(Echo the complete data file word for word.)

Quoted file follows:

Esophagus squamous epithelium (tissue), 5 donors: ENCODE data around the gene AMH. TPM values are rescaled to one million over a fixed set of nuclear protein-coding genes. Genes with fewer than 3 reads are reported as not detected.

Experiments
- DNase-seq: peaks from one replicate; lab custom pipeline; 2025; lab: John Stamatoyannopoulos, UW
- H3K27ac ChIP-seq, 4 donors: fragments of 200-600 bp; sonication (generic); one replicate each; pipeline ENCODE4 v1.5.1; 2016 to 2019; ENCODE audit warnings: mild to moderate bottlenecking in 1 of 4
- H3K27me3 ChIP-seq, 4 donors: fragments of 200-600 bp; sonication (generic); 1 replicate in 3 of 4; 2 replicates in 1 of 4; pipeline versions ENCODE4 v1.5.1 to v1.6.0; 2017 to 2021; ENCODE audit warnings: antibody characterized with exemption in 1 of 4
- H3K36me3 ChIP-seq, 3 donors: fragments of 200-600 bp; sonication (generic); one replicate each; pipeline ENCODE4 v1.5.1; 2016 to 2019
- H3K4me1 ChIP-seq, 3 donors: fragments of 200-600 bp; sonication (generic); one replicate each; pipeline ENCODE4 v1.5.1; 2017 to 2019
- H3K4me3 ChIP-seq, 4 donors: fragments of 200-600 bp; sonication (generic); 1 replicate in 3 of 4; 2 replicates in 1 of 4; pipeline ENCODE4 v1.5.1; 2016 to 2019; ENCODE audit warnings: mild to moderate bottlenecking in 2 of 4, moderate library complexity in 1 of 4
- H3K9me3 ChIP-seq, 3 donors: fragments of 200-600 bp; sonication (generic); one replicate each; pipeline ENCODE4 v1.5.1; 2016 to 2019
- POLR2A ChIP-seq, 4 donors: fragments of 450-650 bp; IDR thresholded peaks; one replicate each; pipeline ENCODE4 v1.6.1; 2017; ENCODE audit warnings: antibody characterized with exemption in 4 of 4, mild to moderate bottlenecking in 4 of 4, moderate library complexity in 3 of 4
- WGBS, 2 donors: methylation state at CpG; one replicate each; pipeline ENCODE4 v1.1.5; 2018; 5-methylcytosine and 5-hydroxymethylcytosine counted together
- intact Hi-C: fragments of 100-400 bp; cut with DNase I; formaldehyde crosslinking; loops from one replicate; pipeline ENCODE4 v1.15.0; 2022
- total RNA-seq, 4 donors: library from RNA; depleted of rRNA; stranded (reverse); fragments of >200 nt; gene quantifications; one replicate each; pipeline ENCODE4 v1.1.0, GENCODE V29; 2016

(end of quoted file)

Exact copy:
Esophagus squamous epithelium (tissue), 5 donors: ENCODE data around the gene AMH. TPM values are rescaled to one million over a fixed set of nuclear protein-coding genes. Genes with fewer than 3 reads are reported as not detected.

Experiments
- DNase-seq: peaks from one replicate; lab custom pipeline; 2025; lab: John Stamatoyannopoulos, UW
- H3K27ac ChIP-seq, 4 donors: fragments of 200-600 bp; sonication (generic); one replicate each; pipeline ENCODE4 v1.5.1; 2016 to 2019; ENCODE audit warnings: mild to moderate bottlenecking in 1 of 4
- H3K27me3 ChIP-seq, 4 donors: fragments of 200-600 bp; sonication (generic); 1 replicate in 3 of 4; 2 replicates in 1 of 4; pipeline versions ENCODE4 v1.5.1 to v1.6.0; 2017 to 2021; ENCODE audit warnings: antibody characterized with exemption in 1 of 4
- H3K36me3 ChIP-seq, 3 donors: fragments of 200-600 bp; sonication (generic); one replicate each; pipeline ENCODE4 v1.5.1; 2016 to 2019
- H3K4me1 ChIP-seq, 3 donors: fragments of 200-600 bp; sonication (generic); one replicate each; pipeline ENCODE4 v1.5.1; 2017 to 2019
- H3K4me3 ChIP-seq, 4 donors: fragments of 200-600 bp; sonication (generic); 1 replicate in 3 of 4; 2 replicates in 1 of 4; pipeline ENCODE4 v1.5.1; 2016 to 2019; ENCODE audit warnings: mild to moderate bottlenecking in 2 of 4, moderate library complexity in 1 of 4
- H3K9me3 ChIP-seq, 3 donors: fragments of 200-600 bp; sonication (generic); one replicate each; pipeline ENCODE4 v1.5.1; 2016 to 2019
- POLR2A ChIP-seq, 4 donors: fragments of 450-650 bp; IDR thresholded peaks; one replicate each; pipeline ENCODE4 v1.6.1; 2017; ENCODE audit warnings: antibody characterized with exemption in 4 of 4, mild to moderate bottlenecking in 4 of 4, moderate library complexity in 3 of 4
- WGBS, 2 donors: methylation state at CpG; one replicate each; pipeline ENCODE4 v1.1.5; 2018; 5-methylcytosine and 5-hydroxymethylcytosine counted together
- intact Hi-C: fragments of 100-400 bp; cut with DNase I; formaldehyde crosslinking; loops from one replicate; pipeline ENCODE4 v1.15.0; 2022
- total RNA-seq, 4 donors: library from RNA; depleted of rRNA; stranded (reverse); fragments of >200 nt; gene quantifications; one replicate each; pipeline ENCODE4 v1.1.0, GENCODE V29; 2016